Since the electronic revolution began, thousands of Jamaicans -- especially those in the tourist industry charged with the transport of visitors and supplies -- rely on cellphones for maintaining contact with their central headquarters, often many times during the course of an average work day.
You'll certainly find purveyors of cellphones on-site, but a bit of advance research will help smooth the way, and if the cellphone you use on a daily basis at home, or even your laptop computer, is calibrated correctly, you might be able to save money through advance arrangements with your present mobile carrier or (insofar as SKYPE calls funneled through your laptop) your Internet carrier.
We advise contacting your present cellphone carrier to see if cellphone coverage is available, sometimes for an additional fee, in Jamaica.
If it isn't, a local company with a good reputation for clarity of sound in at least the densely populated regions of the country (Kingston and the tourist resorts of the north coast) is Cellular Abroad (tel. 800/287-5072; www.cellularabroad.com). For between 1- and 7-day rental of a cellphone, you'll pay US$59 for the phone rental, plus an additional US$69 for a pre-paid SIM card. This provides you with a local cellphone number, free incoming calls, voicemail, text messaging, and outgoing usage to your pre-paid limit.
Jamaica is part of the GSM system. You can therefore use your own phone if it is of the AT&T or T-mobile variety; if it is world capable (quad band, or dual band international), and if it can be "unlocked" to accept any SIM card from any carrier. GSM phones have a SIM card slot, which lets you put the rangeRoamer SIM card in it. Only about 4% of Verizon or Sprint phones work well in Jamaica.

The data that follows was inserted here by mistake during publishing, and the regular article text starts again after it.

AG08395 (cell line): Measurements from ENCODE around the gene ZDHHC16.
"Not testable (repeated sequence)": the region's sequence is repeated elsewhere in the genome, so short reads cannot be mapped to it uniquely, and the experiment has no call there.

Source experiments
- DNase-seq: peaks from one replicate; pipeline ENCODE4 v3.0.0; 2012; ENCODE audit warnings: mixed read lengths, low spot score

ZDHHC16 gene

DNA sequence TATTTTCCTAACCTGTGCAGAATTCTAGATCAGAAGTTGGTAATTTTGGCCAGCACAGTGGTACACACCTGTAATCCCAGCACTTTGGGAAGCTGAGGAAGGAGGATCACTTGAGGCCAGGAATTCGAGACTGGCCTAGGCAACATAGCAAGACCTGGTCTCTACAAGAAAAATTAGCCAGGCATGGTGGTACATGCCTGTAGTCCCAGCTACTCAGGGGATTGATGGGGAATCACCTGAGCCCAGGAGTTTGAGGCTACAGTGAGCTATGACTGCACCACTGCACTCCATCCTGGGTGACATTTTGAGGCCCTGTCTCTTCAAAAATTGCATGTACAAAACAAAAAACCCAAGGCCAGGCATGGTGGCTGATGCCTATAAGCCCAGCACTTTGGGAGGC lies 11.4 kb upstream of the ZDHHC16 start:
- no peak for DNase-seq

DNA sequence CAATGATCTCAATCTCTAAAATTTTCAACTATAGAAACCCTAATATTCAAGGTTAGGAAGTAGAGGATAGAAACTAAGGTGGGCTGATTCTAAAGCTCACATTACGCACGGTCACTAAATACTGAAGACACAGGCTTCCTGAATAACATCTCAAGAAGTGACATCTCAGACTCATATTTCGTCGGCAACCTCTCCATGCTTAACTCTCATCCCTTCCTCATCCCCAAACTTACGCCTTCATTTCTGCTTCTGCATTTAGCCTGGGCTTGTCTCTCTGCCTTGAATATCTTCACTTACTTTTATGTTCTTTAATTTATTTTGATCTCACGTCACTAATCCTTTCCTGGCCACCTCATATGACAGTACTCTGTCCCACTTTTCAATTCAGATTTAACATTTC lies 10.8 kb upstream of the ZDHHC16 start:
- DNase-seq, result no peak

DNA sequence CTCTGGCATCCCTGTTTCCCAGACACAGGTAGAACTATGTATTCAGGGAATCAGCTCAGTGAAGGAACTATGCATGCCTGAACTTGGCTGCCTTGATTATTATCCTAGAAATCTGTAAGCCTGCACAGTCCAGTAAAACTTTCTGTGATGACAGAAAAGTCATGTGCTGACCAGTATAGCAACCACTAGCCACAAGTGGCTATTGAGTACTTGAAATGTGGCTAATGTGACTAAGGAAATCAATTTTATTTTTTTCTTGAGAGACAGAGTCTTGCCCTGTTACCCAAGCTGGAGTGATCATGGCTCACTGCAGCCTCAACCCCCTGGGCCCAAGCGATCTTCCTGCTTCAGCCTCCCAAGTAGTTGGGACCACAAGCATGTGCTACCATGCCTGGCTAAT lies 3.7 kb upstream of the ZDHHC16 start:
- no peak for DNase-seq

To solve any cellphone problem, you can hook up with rangeRoamer (www.rangeroamer.com), which provides short-term cellphone service for visitors to the island. You can buy, rent, or use your own cellphone in Jamaica. rangeRoamer allows you to select a prepaid SIM or a postpaid SIM card. The rangeRoamer solution will automatically find and link you to the strongest cellular network available in Jamaica, where the reception is almost always good unless you're traveling in such areas as the Blue Mountains. Under the rangeRoamer plan, calls from Jamaica to the United States carry a 69¢-a-minute surcharge.
As a rough indication of pricing, outgoing calls to the U.S. cost between US$17 and US$29 per minute, depending on the time of day. Per minute rates to most worldwide destinations are around US$30 at all times of the day or night. Although there are some hotels still charging 40% surcharges, the Jamaican phone system has been upgraded in most places and rates for most calls to the United States generally cost US$3 to US$5 per minute (that's US dollars). Of course, a prudent guest at a hotel will inquire about surcharges before placing calls. Check-in is a good time to ask.
Internet & E-Mail
Wi-Fi or Internet access increases in Jamaica every year, as technology improves. However, all first class hotels and deluxe resorts have Wi-Fi or Internet access. Prices are given for Wi-Fi or Internet access under the individual hotel listings. In addition, you'll find at least one cyber cafe in each of the major resorts. Cyber Up, 7 Mile Beach (next to Alfred's) in Negril (tel. 876/957-4731), is open from 10am to midnight; Jerkin@Taj Internet Café, Taj Mahal Centre in Ocho Rios (tel. 876/974-7438), is open 9am to 10pm; and Internet Zone, 47 Gloucester Ave., White Sands, Montego Bay (tel. 876/940-7843), is open 9am to midnight. The price range is from $6 to $7.50 per hour.